Friday, February 12, 2010

Sussing out the M.A. student

This semester I'm teaching my first grad-only class--and in the fall, I'll be teaching another. It's been more of an adjustment than I expected.

It isn't the students, or at least, not in the way you might expect. The problem is that I don't fully feel that I know what I'm doing with them: how to pitch the material, what their skills are, and what we're building toward. Sure, I designed what I consider to be a smart syllabus, with assignments that isolate and focus on the skills they'll need for their final projects (and, ultimately, their M.A. theses)--but that's not the same thing as feeling comfortable, on a daily basis, that what we're doing in seminar is what we should be doing.

I've never taken an M.A. class, is part of the issue, and I've almost never reflected on my own graduate coursework in pedagogical terms: what my instructors could have done better, how I could have acquired skills in a more conscious or logical fashion. By contrast, I've been thinking about undergraduate teaching since my first or second year of graduate school, and doing it since my third. And at this point, I'm confident that what I do in the undergraduate classroom is effective and pitched exactly right for my current student population.

But with my graduate students, I keep second-guessing myself: am I presenting the material with enough historical context? Doing too much close reading? Incorporating secondary sources effectively? And, I suppose more fundamentally: does my usual teaching persona work for students at this level?

Still, although I feel a little off-balance, it's not a bad feeling--and it's a nice contrast to the (sometimes overly) well-oiled-machinery that is my undergraduate Shakespeare class. I like my grad students, and I'm interested in them, and in what they need--and I'm thinking harder about what our M.A. program actually is.

I've got 16 students. The median age is younger than I'd have expected--I had three of them as undergrads, and none took more than a year off--but there are also two students in their 50s or 60s. I have a high school teacher and a middle school teacher, a practicing psychiatrist, a couple of poets, and at least three students who are thinking seriously about Ph.D. programs. And both individually and collectively, they're great: smart and talkative and well-read. They do all the work, they're eager to learn more, and a surprising number already have a decent background in Renaissance literature.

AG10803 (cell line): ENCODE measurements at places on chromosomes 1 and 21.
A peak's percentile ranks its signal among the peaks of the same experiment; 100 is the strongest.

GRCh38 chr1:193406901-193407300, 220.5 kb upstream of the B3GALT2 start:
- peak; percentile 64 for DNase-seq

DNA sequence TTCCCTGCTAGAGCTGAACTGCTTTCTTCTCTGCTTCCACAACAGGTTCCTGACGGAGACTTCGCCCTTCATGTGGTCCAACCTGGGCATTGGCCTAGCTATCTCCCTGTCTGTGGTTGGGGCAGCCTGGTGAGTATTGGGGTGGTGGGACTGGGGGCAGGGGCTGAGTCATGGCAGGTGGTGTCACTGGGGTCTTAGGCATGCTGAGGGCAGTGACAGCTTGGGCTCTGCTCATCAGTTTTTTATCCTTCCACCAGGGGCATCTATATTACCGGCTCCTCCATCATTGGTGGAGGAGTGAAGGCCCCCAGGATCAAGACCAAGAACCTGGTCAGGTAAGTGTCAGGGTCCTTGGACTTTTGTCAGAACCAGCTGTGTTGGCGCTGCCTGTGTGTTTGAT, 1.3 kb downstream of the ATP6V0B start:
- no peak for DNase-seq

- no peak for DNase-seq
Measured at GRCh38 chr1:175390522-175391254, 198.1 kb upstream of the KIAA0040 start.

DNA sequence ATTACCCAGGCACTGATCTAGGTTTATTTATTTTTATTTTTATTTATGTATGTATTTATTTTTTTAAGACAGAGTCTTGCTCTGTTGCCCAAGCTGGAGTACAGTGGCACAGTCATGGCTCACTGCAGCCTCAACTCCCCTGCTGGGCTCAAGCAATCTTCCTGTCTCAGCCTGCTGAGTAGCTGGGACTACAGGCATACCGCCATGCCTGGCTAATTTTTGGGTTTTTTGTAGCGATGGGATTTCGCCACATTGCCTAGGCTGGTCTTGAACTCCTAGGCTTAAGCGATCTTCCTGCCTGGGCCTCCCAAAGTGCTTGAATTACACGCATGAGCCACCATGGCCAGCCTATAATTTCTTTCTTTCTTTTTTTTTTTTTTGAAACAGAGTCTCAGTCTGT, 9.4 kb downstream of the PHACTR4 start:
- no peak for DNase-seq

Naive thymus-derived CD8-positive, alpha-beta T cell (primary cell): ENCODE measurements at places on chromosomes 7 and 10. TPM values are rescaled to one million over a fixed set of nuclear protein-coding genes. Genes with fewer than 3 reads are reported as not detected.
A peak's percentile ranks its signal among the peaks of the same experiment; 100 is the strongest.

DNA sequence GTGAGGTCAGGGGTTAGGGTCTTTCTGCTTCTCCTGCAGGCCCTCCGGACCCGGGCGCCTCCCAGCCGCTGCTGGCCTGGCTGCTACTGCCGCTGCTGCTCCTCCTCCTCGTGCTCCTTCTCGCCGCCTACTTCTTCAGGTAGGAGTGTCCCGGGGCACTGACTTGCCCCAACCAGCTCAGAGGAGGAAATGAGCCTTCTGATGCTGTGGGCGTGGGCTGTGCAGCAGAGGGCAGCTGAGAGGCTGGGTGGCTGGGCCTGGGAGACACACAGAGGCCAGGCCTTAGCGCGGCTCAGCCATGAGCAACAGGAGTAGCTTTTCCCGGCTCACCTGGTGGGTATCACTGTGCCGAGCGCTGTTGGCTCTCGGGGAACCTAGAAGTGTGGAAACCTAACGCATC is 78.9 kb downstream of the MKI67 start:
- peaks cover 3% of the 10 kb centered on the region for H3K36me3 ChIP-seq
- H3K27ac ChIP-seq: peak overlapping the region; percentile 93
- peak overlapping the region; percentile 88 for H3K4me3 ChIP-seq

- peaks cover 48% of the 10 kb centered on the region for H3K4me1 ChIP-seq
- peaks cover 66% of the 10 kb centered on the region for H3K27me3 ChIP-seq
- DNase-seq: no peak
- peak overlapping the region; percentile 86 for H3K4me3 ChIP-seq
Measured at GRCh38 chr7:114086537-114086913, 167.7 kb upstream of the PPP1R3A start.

And, yes: I still have serious reservations about the fact that several of them are thinking about Ph.D. programs--but I love that those students are smart and focused enough that, at least on the basis of their skills, it wouldn't be a totally unrealistic goal. And I love even more how intense and intellectually curious the public school teachers and the psychiatrist are.

And it strikes me--surely not for the first time, but for the first time with any real emotional force--that our M.A. program is doing something analogous to what our undergraduate program does: gives a damn good education, at an affordable price, to people who are my neighbors and fellow-citizens. Indeed, having a graduate Milton class populated by smart, eager, adult professionals may be a happier scenario than having one populated entirely by would-be future academics.

6 comments:

annieem said...

I love your last paragraph, Flavia: my neighbors are also my students, and whether or not they ever read Chopin again, or decide to teach English (and for most of our M.A. students, it's K-12, not PhD), the conversations are wonderfully rich in ways that are incredibly rewarding.

Anonymous said...

How did you complete your program without ever taking an MA class?

Flavia said...

Anon: INRU's English Dept. doesn't really have a terminal M.A. program; when I was there, they admitted a maximum of 1-2 M.A. students every year--and most years they admitted exactly none. (I was the only M.A. student admitted for 3-4 years straight--and I applied for the Ph.D. program in the fall of my M.A. year, got in two months later, and kept going.)